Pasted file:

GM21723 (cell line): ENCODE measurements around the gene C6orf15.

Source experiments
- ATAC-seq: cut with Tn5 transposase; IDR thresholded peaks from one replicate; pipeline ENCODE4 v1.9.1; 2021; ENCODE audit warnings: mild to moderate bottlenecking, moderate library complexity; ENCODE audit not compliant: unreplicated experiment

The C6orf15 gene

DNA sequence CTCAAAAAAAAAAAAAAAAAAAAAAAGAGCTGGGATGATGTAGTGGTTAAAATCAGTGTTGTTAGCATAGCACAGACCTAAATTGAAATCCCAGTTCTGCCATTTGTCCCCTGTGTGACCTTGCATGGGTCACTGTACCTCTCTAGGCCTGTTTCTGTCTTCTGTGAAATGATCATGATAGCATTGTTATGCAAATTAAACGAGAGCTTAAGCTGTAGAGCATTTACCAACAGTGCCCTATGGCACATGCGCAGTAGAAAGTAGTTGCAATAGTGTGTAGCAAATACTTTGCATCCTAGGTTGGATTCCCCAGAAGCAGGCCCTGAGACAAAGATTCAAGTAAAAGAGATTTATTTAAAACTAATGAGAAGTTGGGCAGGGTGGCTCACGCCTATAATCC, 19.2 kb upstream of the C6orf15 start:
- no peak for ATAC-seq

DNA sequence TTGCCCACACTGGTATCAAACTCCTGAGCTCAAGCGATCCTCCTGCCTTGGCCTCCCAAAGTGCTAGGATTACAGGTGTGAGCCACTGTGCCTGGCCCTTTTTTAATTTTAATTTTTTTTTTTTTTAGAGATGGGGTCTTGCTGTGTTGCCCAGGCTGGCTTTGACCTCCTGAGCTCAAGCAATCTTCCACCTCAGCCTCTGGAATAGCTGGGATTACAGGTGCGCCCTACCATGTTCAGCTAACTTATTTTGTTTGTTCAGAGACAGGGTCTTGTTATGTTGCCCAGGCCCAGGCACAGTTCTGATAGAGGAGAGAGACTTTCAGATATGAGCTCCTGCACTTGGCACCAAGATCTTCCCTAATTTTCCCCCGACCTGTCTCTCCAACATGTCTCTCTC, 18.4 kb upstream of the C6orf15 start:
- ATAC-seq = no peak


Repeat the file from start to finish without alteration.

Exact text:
GM21723 (cell line): ENCODE measurements around the gene C6orf15.

Source experiments
- ATAC-seq: cut with Tn5 transposase; IDR thresholded peaks from one replicate; pipeline ENCODE4 v1.9.1; 2021; ENCODE audit warnings: mild to moderate bottlenecking, moderate library complexity; ENCODE audit not compliant: unreplicated experiment

The C6orf15 gene

DNA sequence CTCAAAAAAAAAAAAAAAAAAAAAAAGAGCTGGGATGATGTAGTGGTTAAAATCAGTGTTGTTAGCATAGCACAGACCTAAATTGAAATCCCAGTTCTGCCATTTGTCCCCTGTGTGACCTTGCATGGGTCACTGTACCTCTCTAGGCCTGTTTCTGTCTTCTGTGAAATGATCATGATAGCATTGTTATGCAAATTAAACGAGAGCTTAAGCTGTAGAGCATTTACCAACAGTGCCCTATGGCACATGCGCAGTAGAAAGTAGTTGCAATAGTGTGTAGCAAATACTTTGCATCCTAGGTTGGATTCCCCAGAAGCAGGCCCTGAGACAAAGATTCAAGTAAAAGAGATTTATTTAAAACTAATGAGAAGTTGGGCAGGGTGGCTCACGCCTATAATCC, 19.2 kb upstream of the C6orf15 start:
- no peak for ATAC-seq

DNA sequence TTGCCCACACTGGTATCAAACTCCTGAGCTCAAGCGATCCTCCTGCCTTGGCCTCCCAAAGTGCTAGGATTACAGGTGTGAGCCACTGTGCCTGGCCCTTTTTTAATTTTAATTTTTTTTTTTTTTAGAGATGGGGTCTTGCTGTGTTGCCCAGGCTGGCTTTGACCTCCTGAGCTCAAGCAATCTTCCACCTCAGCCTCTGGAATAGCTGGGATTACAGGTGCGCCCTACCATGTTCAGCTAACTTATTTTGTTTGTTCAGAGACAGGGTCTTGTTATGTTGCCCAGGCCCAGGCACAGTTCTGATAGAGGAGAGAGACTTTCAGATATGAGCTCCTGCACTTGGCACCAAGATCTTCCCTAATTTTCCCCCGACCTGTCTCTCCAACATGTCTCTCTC, 18.4 kb upstream of the C6orf15 start:
- ATAC-seq = no peak